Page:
1990 – 03 March Newsletter – GRF

Sections in this issue:

1) James Burns Gowen Rode With Andrew Jackson;
2) David Douglas Gowan Believed Discoverer of Tonto Bridge;
4) Foundation Library Holdings Continue to Increase

All Gowen Manuscript Pages and Newsletters:   https://goyengoinggowengoyneandgone.com/gowen-research-foundation-pages-and-info/

Gowen Research Foundation Newsletter
Volume 1, No. 7 March 1990

1)  James Burns Gowen Rode
With Andrew Jackson

James Burns Gowen, a pioneer settler of Bedford County,
Tennessee, volunteered to fight with Gen. Andrew Jackson on
every occasion that the Tennessee militia took to the field.
Following the massacre at Ft. Mimms, Alabama by the Creek
Indians, Jackson, a Nashville lawyer, called for volunteers to
rendezvous at Fayetteville, Tennessee. James Burns Gowen
and a couple of his Mulberry Creek neighbors by the names of
Davey Crockett and Sam Houston joined up September 24,
1813 in Capt. William Locke’s company with about 2,000
other Tennesseeans. Jackson arrived October 7 to take
command, his arm still in a sling from a wound he received a
month earlier in a pistol duel at Nashville.

He ordered the militia into Alabama to teach the Creeks, then
allied with the British, a lesson. They headed south, traversing
a primeval territory with no roads and no bridges. James
Burns Gowen recalled how he used his saddle to swim across
the Tennessee River. James Harvey Gowen, a son, retained
the saddle for many years later as a momento. They took on
the Creeks, the Seminoles and the Baton Rouge [Red Sticks]
and defeated them decisively at Tallushatchee and Talledega.
Concerning the Battle of Tallushatchee, Crockett related:

“We shot them like dogs as they retreated. Some
backed into their lodge, and we set it on fire. We
burned it with 46 warriors inside. The next morning
we found roasted potatoes in the cellar under the lodge.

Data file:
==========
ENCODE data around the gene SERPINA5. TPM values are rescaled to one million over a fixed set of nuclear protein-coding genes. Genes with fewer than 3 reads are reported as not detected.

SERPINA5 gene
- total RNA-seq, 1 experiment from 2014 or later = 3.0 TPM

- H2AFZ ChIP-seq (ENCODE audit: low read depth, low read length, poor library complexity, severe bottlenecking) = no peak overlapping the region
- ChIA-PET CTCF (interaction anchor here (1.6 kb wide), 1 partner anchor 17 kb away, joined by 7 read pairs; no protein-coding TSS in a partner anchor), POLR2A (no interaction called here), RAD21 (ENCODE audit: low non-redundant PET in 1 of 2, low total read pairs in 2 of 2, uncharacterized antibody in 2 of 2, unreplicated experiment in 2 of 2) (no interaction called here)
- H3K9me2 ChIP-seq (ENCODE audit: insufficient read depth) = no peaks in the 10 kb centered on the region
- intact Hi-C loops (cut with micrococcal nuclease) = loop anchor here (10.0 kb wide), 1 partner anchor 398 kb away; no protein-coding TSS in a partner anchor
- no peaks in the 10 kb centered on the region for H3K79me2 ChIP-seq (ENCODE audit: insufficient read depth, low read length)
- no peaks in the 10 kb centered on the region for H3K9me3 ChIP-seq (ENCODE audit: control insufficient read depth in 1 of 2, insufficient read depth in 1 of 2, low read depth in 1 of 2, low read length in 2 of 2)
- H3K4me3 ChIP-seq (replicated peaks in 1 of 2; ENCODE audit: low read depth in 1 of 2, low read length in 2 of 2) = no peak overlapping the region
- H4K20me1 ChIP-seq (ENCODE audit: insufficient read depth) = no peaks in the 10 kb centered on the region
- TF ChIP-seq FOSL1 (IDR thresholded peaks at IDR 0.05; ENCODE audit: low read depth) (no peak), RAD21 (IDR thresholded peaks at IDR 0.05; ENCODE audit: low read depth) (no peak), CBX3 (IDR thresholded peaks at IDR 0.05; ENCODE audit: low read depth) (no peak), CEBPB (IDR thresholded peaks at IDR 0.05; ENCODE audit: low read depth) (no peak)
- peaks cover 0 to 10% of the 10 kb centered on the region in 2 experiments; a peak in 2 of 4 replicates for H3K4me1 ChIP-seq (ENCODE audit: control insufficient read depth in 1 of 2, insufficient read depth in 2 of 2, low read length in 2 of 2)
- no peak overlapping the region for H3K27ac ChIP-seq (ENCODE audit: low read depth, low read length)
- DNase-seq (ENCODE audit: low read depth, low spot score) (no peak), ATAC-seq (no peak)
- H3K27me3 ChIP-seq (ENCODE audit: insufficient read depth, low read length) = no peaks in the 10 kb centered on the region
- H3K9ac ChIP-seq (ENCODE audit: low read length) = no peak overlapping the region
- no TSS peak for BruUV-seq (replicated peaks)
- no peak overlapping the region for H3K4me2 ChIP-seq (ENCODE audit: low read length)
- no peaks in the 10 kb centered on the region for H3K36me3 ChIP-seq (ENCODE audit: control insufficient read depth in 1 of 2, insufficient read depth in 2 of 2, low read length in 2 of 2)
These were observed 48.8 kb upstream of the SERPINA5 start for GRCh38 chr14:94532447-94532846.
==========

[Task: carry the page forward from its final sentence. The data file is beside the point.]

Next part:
We ate them because we were hungry as wolves even
though the oil of the Indians we burned had run down
on them, and they looked like they had been stewed
with bear meat.”

Jackson called his Tennesseeans together in the following
spring to finish the job. On March 28, 1814, the Creeks were
finally crushed in the Battle of Horseshoe Bend. James Burns
Gowen related that in the battle, while he was squatting down
behind a tree, an Indian spied him and fired his musket. The
ball glanced off the tree, showering powdered bark into his
face. While blinded, Gowen raised his gun and fired. When
his eyes cleared, he found to his surprise, “another good
Indian” lying on the ground before him.

From Alabama the campaign moved to Pensacola to engage
the British. When they learned that the main objective of the
British was New Orleans, they marched overland to Louisiana,
arriving in time to participate in the battle January 8, 1815
where the Americans overwhelmingly defeated the British.
The “Eighth of January,” a ballad reciting the exploits of the
Americans under Jackson in the last battle of the war, was a
favorite of James Burns Gowen thereafter.

He was born November 22, 1785 near Lynchburg, Virginia,
according to his son-in-law William Floyd “in the summer of
1904 in his 84th year” in an interview with Charles E. Gowen,
a grandson who kept a journal of events in pioneer Tennessee.

Harold Ora Gowen, a great-great-grandson of Tarpon Springs,
Florida states that James Burns Gowen was the son of William
Gowen, Jr. William Gowen, Jr. was “killed by an axe in the
hands of a crazy man” who apparently regarded him as a Tory
“and slew him in the field.” His mother was “Miss Burns, first
cousin of the Scotch poet Robert Burns,” according to a letter
written August 26, 1959 by Thomas Kenneth Gowen, Jr, a
descendant of Fullerton, California. She is believed to have
moved into the household of a brother after the slaying.

Robert Burns was born January 25, 1759 in Ayrshire,
Scotland, traditional home of the Gowen family. He was the
eldest son of William Burness of Kincardineshire who died in